Getting started with homeschooling doesn’t have to be intimidating!
Here are three steps to take to make it easy.
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Once you make the decision that homeschool is the right thing for you, your children, and your family, it can be daunting knowing where and how to get started.
In fact, the process of getting started is almost as challenging as the decision to do it in the first place.
I’ve been there, done that, and know that it can be done.
Here are three steps to getting started that you will want to follow as you embark on this wonderful, exciting, crazy adventure called homeschooling.
Homeschooling – Getting Started in 3 Steps
1. LEARN THE LAW
This is the most important step.
Homeschooling laws vary from state to state, so it’s vitally important to know what’s expected where you live.
Do your research.
Check out your state’s Department of Education page to read the homeschool laws.
Know when you have to file your paperwork and what paperwork you have to file.
Do your research.
I can’t stress that enough.
If you’re homeschooling a child with special needs and an IEP, it’s especially important to understand how the state wants you to report learning.
Even if the only thing on the IEP are goals for social skills, you still need to follow the protocol your state has for homeschooling students with special needs.
Talk with other homeschoolers in your area and ask questions.
They will usually be more than happy to help you and get you on the right path.
If you’re in Pennsylvania like we are, here are some places to start.
There are so many options out there that it’s confusing for anyone, let alone a new homeschool family.
My advice would be to decide which approach you think will work best for your child and whether or not you want your curriculum to be faith-based on not.
For my children, we take an eclectic approach.
We do online classes through CurrClick LIVE, unit studies of books (Magic Treehouse for the 1st grader and Harry Potter for the 5th grader this year), a lot of hands-on learning, science experiments, cooking time, traveling the world for history and geography through Google maps, etc.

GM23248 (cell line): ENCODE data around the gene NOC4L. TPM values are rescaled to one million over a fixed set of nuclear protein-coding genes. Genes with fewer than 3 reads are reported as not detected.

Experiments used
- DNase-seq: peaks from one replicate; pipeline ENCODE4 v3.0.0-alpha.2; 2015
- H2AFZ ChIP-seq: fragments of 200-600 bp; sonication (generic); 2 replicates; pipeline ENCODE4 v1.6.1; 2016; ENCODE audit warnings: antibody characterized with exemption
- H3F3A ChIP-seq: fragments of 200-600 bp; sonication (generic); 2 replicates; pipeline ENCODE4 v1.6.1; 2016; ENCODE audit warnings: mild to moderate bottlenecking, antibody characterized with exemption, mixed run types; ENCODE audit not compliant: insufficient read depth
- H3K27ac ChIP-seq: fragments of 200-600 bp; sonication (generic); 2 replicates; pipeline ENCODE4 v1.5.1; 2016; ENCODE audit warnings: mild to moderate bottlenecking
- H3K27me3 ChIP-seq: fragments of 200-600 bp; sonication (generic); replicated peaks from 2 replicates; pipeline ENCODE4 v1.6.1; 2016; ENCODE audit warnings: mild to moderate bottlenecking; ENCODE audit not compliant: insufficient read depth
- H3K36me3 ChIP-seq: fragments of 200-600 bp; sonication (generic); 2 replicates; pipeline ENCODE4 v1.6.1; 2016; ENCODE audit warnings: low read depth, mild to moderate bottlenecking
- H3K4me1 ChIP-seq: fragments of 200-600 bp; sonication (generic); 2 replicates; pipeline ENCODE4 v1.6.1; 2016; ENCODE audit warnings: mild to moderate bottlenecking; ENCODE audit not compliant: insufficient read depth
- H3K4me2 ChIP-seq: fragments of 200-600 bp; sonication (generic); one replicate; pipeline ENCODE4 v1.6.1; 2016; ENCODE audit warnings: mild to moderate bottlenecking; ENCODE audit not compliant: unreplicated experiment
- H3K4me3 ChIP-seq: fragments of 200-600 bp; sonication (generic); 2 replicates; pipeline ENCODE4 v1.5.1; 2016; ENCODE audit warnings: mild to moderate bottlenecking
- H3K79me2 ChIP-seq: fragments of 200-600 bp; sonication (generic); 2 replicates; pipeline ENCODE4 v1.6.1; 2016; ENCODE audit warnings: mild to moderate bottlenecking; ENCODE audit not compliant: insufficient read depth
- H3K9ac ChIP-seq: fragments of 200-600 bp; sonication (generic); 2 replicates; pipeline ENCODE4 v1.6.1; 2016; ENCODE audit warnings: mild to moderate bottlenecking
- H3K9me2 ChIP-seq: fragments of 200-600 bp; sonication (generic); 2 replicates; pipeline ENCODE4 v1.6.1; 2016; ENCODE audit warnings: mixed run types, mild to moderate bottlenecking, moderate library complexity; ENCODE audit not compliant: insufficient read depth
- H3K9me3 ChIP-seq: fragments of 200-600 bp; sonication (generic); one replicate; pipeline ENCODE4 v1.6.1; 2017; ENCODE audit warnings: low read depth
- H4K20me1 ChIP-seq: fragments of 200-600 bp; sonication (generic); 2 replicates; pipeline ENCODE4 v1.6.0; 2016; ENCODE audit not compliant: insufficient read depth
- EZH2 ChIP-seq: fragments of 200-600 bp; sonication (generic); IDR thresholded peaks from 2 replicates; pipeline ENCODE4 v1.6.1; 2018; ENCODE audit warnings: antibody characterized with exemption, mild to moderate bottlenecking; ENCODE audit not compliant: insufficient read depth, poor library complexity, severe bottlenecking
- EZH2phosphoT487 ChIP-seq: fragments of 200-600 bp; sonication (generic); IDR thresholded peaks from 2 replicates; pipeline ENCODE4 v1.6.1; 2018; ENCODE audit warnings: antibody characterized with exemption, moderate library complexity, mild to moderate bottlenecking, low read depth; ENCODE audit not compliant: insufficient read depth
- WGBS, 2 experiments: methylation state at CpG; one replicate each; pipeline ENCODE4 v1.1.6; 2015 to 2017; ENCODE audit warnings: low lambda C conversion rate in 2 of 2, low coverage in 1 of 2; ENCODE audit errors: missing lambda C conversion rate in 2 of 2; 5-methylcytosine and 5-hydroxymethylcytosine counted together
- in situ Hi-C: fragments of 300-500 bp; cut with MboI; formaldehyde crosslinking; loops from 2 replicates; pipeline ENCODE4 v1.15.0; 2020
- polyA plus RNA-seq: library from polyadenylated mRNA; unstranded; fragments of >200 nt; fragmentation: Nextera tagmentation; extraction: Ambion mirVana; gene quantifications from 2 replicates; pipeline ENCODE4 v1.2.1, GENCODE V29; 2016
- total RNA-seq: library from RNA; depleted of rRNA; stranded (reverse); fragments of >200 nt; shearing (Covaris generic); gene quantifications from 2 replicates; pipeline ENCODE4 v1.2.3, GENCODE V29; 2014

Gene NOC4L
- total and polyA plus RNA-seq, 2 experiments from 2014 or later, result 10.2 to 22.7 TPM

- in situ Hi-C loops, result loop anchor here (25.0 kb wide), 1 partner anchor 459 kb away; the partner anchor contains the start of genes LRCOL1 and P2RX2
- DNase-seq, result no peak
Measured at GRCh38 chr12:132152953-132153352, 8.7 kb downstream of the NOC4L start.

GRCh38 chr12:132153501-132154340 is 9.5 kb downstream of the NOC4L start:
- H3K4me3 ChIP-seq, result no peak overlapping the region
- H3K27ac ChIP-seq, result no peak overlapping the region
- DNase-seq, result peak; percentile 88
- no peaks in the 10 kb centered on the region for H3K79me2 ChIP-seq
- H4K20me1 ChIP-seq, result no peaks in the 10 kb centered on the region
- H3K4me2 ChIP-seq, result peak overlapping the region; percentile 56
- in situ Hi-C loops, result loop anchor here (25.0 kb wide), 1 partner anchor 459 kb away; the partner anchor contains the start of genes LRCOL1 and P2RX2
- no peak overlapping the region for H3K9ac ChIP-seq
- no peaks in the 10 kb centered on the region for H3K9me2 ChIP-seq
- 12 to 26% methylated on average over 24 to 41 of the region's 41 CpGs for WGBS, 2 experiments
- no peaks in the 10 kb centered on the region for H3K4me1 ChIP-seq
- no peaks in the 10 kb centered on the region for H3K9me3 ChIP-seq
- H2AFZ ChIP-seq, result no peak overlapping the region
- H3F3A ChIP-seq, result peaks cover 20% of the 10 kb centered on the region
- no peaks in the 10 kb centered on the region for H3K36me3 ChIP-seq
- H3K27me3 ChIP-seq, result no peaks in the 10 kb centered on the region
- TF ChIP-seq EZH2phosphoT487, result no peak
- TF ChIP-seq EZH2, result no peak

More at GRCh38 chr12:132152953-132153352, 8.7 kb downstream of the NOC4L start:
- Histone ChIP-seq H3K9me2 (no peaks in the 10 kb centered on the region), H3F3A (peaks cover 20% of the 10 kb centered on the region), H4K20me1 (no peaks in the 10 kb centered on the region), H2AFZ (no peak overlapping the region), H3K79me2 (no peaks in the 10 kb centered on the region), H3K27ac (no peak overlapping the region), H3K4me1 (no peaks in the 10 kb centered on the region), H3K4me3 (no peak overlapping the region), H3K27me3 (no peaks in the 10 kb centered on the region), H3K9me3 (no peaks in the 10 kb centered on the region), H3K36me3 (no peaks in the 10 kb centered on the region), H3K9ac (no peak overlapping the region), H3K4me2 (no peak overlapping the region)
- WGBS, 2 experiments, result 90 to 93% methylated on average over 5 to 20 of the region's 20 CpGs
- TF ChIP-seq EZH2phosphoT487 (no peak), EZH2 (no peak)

We’ve always made our own curriculum up, because that’s what works for us.
This is what we’ve done before to give you an idea.
You might want to check out Cathy Duffy’s 101 Top Picks for Homeschool Curriculum for ideas about what would work for your family.
There is no right and wrong, because it’s all about what works for your children.
Don’t let anyone tell you differently.
3. MATERIALS AND SUPPLIES
Before rushing out to purchase supplies and materials, take stock of what you currently have in the house.
Manipulatives, crayons, scissors, glue sticks, magnifying glasses, computers…all of those things that you might possibly use that you have on hand should be inventoried.
Or at least put into a “Homeschool Stuff” basket for the time being.
It’s easier to make use of and organize the things you have instead of purchasing a ton of new things.
If there are things that you’re missing, shop some of the back to school sales.
Your budget will thank you!
As veteran homeschooling mamas will tell you, don’t worry about having “official” manipulatives – beans and M&Ms work great as math counters and the latter is a fantastic motivator.
A walk to the park to observe ants with a small magnifying glass is going to be a better science tool than a 3-D replica of an ant any day!
After you have all of the supplies and materials out, decide how you’ll organize them.
If you have a bookcase, you may want to devote a shelf or two to those supplies.
A three-drawer organizer or even some baskets with labels are fine.
Just don’t forget to think about how your children will be accessing the supplies and if it’s going to prevent a lot of hassle by having lids on containers.
For markers and crayons especially, those locking lid containers are a lifesaver in our house.
Getting everything together, labeling the containers, and putting them at an easy to access height is going to make you feel so much better about your space.
Here are some more tips for organizing your homeschool space.
With the knowledge of the law, the curriculum decisions made, and the supplies organized, you’re ready to start your homeschool journey off on the right food.
Don’t worry if you get a bit off track or need some guidance.
We all do – no matter how long we’ve been homeschooling. Reach out, ask questions, and don’t panic.
We’re all in this together and you will be just fine.